Denying a request to work from home is just an inconvenience for an employee. It’s not grounds for a lawsuit since it’s not an adverse employment action, doesn’t create a hostile work environment or justify quitting.
Recent case: When Monet was pregnant, she was moved from an office to a cubicle. She asked to work from home, but her request was denied. She quit and sued, alleging discrimination.
Her case was quickly tossed out since the court didn’t view either employer decision as “adverse”—just minor inconveniences inherent in working for an employer. (Dowrich-Weeks v. Copper Square Realty, No. 12-3952, 2nd Cir., 2013)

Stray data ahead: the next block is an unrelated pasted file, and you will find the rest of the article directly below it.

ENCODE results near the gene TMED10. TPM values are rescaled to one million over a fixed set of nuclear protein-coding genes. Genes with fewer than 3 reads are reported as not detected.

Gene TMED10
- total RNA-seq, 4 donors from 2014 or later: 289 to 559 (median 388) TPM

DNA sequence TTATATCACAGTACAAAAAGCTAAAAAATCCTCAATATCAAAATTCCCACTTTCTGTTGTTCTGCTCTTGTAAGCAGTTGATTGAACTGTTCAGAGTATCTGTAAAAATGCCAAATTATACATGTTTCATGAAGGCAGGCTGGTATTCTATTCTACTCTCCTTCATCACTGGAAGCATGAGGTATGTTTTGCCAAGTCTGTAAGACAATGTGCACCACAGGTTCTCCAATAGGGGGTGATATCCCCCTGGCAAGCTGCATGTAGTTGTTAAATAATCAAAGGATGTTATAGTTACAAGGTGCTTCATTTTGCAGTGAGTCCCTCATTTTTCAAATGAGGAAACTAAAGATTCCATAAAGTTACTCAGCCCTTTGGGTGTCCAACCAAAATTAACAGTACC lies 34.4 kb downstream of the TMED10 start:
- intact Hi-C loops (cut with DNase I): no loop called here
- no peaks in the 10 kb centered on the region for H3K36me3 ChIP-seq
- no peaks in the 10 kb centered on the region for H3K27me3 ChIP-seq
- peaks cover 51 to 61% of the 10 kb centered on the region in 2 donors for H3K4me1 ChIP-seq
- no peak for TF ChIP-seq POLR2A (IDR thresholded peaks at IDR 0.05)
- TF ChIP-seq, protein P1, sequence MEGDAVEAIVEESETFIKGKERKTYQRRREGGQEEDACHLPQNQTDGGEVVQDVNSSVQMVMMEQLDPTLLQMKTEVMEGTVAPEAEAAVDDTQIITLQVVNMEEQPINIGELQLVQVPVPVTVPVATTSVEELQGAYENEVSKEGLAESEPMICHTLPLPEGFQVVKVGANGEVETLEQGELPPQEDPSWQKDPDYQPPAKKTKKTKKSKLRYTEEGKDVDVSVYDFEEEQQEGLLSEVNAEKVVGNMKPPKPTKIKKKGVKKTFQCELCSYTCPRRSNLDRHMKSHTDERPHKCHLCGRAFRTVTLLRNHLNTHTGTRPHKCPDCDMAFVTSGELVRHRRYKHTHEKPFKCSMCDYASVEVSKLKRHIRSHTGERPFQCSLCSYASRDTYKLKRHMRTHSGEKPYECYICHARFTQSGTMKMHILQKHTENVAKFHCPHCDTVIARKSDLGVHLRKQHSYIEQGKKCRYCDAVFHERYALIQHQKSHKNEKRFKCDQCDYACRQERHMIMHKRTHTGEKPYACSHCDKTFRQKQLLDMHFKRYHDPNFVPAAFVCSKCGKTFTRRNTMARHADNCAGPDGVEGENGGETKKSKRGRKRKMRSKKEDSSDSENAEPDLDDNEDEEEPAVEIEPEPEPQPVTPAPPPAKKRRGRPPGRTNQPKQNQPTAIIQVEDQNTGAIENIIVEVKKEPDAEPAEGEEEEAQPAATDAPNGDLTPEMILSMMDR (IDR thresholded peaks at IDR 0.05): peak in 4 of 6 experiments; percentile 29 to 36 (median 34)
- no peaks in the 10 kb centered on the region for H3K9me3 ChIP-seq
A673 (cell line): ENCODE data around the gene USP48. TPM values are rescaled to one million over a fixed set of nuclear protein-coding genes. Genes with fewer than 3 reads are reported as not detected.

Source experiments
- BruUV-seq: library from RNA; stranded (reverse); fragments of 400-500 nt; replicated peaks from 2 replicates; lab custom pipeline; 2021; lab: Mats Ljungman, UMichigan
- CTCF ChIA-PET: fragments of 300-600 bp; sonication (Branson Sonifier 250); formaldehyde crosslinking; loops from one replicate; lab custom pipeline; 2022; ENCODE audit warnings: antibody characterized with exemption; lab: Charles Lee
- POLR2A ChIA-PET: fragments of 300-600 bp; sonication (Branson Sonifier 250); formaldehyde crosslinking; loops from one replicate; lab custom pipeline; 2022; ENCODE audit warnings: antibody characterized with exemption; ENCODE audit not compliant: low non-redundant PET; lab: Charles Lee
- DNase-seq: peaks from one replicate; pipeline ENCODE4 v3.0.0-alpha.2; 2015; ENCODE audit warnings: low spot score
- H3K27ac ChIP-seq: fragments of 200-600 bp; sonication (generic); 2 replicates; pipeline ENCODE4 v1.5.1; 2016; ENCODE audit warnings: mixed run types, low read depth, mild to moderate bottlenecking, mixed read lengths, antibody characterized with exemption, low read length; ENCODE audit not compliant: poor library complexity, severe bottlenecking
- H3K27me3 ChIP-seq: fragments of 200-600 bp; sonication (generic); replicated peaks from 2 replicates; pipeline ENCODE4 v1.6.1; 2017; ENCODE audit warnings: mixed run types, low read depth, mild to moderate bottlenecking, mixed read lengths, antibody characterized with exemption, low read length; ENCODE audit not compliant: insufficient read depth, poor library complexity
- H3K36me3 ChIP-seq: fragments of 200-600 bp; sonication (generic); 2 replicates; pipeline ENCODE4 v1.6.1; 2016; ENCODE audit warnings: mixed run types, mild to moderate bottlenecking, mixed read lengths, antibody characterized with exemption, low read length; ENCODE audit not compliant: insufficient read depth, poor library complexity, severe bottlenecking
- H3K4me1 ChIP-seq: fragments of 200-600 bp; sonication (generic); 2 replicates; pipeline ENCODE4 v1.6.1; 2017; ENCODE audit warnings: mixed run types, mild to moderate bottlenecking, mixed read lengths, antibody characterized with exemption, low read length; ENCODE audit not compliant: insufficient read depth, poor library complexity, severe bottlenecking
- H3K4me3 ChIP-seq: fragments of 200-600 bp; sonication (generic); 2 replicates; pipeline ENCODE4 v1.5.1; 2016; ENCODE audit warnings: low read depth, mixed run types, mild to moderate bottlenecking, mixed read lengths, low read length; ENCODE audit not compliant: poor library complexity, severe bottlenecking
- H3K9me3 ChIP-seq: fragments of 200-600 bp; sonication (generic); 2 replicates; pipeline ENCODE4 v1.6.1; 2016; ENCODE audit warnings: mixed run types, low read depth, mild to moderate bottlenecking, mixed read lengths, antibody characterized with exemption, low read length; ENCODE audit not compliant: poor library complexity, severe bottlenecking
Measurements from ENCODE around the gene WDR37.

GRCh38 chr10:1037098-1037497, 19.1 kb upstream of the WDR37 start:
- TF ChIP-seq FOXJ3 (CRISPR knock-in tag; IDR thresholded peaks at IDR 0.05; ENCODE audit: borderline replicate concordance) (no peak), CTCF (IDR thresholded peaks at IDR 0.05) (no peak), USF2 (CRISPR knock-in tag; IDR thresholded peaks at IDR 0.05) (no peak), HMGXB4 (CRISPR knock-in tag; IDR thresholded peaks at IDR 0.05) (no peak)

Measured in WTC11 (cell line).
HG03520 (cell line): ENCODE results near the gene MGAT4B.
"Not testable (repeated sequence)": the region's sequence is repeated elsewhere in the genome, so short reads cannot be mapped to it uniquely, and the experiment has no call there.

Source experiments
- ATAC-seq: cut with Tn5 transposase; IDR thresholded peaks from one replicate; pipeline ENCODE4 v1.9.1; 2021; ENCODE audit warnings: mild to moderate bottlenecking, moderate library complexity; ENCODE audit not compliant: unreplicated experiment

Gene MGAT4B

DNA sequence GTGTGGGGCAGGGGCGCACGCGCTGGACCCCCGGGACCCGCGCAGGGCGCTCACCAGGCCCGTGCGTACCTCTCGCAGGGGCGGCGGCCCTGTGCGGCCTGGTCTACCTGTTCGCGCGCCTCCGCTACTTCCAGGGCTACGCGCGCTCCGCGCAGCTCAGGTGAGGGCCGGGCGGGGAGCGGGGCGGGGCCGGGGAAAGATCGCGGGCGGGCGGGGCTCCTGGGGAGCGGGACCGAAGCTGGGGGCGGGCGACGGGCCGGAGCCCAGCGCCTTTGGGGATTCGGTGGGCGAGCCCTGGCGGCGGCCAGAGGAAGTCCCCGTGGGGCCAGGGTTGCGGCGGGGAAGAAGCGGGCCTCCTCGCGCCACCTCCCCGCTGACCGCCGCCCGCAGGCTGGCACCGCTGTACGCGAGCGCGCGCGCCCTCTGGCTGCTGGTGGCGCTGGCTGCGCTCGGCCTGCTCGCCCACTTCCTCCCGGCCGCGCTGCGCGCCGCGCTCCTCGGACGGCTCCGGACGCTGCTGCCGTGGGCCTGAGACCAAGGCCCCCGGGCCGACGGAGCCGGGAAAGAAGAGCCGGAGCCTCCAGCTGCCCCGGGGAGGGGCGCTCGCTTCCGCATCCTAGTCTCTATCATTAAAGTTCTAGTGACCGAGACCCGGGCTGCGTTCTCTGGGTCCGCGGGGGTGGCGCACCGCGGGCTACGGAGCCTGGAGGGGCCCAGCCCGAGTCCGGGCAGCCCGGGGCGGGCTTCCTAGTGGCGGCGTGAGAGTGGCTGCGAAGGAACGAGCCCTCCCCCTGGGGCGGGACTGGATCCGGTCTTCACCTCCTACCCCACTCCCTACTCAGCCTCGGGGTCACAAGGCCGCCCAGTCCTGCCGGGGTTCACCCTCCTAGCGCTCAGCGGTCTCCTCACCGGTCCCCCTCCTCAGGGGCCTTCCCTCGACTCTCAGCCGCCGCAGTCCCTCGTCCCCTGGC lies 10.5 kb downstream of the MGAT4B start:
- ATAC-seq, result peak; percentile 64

Final note: Worried about potential liability for what you do at work? Your best defense is keeping up-to-date on all things HR. Also check with your company’s liability insurer to make sure you are also covered by the policy.
- How to Fire an Employee the Legal Way: 6 Termination Guidelines
- Get ready now! New ADAAA regs will mean more litigation
- Aggressive defense makes short work of litigation
- Settling ADA claim: Good records essential when offering money in exchange for resignation
- If possible, have the manager who hired the employee also do the firing